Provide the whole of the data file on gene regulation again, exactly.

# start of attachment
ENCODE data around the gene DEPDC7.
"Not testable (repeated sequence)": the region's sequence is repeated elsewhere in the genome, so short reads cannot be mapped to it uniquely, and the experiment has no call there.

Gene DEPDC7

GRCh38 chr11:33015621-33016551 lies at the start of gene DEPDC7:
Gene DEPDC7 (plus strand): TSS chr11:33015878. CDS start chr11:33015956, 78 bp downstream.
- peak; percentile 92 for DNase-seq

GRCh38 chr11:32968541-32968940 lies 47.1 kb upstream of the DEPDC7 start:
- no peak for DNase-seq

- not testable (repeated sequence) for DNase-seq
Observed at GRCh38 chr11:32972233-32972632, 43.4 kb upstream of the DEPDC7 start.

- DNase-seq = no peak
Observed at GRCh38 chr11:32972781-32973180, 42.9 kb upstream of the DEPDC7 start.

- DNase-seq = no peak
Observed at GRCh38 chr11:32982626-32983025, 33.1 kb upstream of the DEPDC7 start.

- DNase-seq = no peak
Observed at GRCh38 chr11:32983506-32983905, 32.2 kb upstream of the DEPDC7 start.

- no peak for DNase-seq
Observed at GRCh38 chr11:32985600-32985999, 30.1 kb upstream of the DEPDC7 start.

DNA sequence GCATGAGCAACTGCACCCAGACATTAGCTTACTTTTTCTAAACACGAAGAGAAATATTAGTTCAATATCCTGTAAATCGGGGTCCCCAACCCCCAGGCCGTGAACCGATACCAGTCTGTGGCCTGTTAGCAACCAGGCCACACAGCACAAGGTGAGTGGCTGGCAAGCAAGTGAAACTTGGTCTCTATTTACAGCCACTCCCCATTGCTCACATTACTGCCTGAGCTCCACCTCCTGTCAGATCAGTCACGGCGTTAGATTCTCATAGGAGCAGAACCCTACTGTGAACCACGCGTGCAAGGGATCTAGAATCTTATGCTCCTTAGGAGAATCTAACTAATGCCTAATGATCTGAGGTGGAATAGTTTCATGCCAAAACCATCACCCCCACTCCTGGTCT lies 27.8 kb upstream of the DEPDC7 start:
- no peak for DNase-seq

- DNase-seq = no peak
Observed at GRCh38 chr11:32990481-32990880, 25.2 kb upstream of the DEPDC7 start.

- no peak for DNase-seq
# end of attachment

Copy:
ENCODE data around the gene DEPDC7.
"Not testable (repeated sequence)": the region's sequence is repeated elsewhere in the genome, so short reads cannot be mapped to it uniquely, and the experiment has no call there.

Gene DEPDC7

GRCh38 chr11:33015621-33016551 lies at the start of gene DEPDC7:
Gene DEPDC7 (plus strand): TSS chr11:33015878. CDS start chr11:33015956, 78 bp downstream.
- peak; percentile 92 for DNase-seq

GRCh38 chr11:32968541-32968940 lies 47.1 kb upstream of the DEPDC7 start:
- no peak for DNase-seq

- not testable (repeated sequence) for DNase-seq
Observed at GRCh38 chr11:32972233-32972632, 43.4 kb upstream of the DEPDC7 start.

- DNase-seq = no peak
Observed at GRCh38 chr11:32972781-32973180, 42.9 kb upstream of the DEPDC7 start.

- DNase-seq = no peak
Observed at GRCh38 chr11:32982626-32983025, 33.1 kb upstream of the DEPDC7 start.

- DNase-seq = no peak
Observed at GRCh38 chr11:32983506-32983905, 32.2 kb upstream of the DEPDC7 start.

- no peak for DNase-seq
Observed at GRCh38 chr11:32985600-32985999, 30.1 kb upstream of the DEPDC7 start.

DNA sequence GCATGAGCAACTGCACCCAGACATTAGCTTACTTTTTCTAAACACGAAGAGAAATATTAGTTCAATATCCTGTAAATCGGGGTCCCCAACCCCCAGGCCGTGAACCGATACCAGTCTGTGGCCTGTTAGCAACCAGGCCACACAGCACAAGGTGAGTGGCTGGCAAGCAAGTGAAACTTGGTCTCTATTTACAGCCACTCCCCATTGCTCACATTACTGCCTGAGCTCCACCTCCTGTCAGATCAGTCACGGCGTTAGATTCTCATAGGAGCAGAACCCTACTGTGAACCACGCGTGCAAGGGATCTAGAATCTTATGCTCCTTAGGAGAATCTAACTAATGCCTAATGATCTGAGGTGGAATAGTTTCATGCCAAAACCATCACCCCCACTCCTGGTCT lies 27.8 kb upstream of the DEPDC7 start:
- no peak for DNase-seq

- DNase-seq = no peak
Observed at GRCh38 chr11:32990481-32990880, 25.2 kb upstream of the DEPDC7 start.

- no peak for DNase-seq